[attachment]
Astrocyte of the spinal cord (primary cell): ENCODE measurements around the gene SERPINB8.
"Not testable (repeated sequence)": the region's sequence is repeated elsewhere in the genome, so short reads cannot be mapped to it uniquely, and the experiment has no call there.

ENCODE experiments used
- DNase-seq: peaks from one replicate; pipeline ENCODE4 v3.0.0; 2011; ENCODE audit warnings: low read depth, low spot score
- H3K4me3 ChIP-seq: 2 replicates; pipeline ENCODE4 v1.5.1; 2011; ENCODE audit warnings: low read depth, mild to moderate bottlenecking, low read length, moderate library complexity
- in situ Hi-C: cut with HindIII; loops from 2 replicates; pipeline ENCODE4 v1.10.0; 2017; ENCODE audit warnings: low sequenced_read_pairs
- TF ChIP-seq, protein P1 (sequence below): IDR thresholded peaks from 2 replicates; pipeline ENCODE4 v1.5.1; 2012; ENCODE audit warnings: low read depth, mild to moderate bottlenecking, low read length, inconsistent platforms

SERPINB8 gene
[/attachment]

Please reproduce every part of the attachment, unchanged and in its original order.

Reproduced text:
Astrocyte of the spinal cord (primary cell): ENCODE measurements around the gene SERPINB8.
"Not testable (repeated sequence)": the region's sequence is repeated elsewhere in the genome, so short reads cannot be mapped to it uniquely, and the experiment has no call there.

ENCODE experiments used
- DNase-seq: peaks from one replicate; pipeline ENCODE4 v3.0.0; 2011; ENCODE audit warnings: low read depth, low spot score
- H3K4me3 ChIP-seq: 2 replicates; pipeline ENCODE4 v1.5.1; 2011; ENCODE audit warnings: low read depth, mild to moderate bottlenecking, low read length, moderate library complexity
- in situ Hi-C: cut with HindIII; loops from 2 replicates; pipeline ENCODE4 v1.10.0; 2017; ENCODE audit warnings: low sequenced_read_pairs
- TF ChIP-seq, protein P1 (sequence below): IDR thresholded peaks from 2 replicates; pipeline ENCODE4 v1.5.1; 2012; ENCODE audit warnings: low read depth, mild to moderate bottlenecking, low read length, inconsistent platforms

SERPINB8 gene